Representation of Affect

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The term representation of affect can be defined as that which constitutes the medium for the affect's expression, in a sense serving as its vehicle in mental dynamics.

This expression, which is found in some psychoanalytic texts, is nevertheless of dubious value for metapsychology as it was expressed in Sigmund Freud's 1915 texts brought together under that title. In those texts he clearly established that instinct, situated at the "frontier" between body and mind, is expressed in mental dynamics by means of two components: on the one hand, the ideational representative, and on the other, an energy charge, the "quota of affect" (Affektbetrag ), whose fate can be distinct. This energy change, when it is temporarily without a representational support, can be qualitatively transformed into various emotions (fear, pleasure, anxiety, etc.) and, under certain conditions, can cathect ideational representations awaiting the arrival of such a charge that will embody and validate them. This is the case, for example, when anxiety "without an object" (that is, without a conscious object) becomes focused on a clearly identifiable phobogenic object; this process was clearly demonstrated in the case of "Little Hans," related in "Analysis of a Phobia in a Five-year-old Boy" (1909), whose castration anxiety was found to be embodied in horses.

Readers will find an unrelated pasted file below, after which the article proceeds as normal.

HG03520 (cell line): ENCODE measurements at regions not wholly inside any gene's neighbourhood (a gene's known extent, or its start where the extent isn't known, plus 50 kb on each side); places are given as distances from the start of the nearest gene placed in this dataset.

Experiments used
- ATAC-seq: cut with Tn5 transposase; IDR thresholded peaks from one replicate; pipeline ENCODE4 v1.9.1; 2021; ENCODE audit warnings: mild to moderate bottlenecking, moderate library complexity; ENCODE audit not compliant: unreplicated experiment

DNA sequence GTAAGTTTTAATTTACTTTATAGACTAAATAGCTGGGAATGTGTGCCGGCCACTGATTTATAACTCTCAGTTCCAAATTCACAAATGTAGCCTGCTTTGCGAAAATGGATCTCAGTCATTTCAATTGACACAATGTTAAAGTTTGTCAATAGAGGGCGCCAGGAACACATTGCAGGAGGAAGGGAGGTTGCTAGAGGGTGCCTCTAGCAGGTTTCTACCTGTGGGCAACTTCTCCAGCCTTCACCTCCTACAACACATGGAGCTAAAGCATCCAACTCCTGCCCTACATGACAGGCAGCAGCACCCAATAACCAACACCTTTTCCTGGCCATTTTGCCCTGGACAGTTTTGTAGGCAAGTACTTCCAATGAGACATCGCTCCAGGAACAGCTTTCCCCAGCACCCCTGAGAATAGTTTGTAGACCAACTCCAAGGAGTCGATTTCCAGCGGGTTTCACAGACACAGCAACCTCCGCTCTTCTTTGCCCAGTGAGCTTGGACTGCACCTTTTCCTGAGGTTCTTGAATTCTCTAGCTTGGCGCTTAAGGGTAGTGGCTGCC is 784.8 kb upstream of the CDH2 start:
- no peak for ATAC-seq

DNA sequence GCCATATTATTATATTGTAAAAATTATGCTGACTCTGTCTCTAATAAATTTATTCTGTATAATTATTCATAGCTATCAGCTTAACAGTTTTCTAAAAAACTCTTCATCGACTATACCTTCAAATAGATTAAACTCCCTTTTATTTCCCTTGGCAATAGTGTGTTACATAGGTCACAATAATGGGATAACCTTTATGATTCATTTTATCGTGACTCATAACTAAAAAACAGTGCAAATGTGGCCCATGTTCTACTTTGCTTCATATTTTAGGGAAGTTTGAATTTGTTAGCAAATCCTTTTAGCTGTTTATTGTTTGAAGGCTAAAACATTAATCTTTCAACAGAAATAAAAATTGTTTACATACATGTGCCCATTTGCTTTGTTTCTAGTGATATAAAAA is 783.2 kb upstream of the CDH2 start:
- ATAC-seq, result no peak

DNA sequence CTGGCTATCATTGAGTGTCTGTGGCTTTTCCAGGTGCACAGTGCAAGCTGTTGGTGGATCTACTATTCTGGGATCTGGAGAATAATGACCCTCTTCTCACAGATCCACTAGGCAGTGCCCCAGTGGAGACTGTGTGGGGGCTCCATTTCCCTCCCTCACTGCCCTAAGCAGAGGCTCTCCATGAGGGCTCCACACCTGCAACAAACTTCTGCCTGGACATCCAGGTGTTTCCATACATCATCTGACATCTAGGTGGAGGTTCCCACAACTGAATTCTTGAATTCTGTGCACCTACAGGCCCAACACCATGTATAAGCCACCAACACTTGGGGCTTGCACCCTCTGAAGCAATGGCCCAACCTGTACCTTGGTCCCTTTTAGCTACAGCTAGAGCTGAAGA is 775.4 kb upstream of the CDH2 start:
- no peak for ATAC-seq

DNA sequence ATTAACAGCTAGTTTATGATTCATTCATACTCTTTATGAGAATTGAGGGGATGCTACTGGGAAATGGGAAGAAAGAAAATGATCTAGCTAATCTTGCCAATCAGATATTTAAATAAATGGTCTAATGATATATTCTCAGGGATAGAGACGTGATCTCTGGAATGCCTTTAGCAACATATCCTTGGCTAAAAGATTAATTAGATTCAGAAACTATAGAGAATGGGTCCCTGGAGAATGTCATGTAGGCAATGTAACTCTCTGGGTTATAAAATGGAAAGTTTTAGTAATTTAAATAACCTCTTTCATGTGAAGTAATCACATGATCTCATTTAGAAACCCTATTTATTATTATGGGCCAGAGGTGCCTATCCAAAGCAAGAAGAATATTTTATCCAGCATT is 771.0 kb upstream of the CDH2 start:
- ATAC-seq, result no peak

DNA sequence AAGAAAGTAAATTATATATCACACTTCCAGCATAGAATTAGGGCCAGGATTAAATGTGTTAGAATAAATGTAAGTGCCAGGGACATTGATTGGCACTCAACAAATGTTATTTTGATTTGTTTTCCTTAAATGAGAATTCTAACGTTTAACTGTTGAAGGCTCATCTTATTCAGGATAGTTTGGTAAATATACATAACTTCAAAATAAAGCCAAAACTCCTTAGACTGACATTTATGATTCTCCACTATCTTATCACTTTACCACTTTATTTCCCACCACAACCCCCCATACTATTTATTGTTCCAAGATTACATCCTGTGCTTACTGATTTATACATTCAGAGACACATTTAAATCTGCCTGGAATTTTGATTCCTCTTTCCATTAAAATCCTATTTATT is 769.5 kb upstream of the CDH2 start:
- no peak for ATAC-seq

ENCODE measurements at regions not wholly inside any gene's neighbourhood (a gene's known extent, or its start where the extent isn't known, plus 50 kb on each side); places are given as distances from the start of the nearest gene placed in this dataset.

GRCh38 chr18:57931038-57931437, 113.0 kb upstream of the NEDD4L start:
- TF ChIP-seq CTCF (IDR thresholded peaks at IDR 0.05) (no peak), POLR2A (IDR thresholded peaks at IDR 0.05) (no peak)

Thus, if we speak about representation of affect, it is in the sense in which a traveling salesman "represents" a product, delegated by his or her employer to perform this function for the clients (in this analogy, the instinct would be the employer, and consciousness would be the client). This usage of the term can be deemed to be congruent with one of the terms used by Freud to denote representation, Repräsentanz, which has precisely this meaning of "delegate," "deputy," or "representative" in the commercial sense.

Roger Perron

See also: Psychic representative.


Freud, Sigmund. (1909). Analysis of a phobia in a five-year-old boy. SE, 10: 1-149.

. (1915c). Instincts and their vicissitudes. SE, 14: 273-300.

. (1915d). Repression. SE, 14: 141-158.

. (1915e). The unconscious. SE, 14: 159-204.

Further Reading

Caper, Robert. (2001). The place of affect in the representational world. International Journal of Psychoanalysis, 82, 597-600.

Slade, Arietta. (1999). Representation, symbolization, affect regulation between mother and child. Psychoanalytical Inquiry, 19, 797-830.

Steiner, Riccardo. (2001). Affect in psychoanalytic theory: Andre Green on affect and representation. International Journal of Psychoanalysis, 82, 877-900.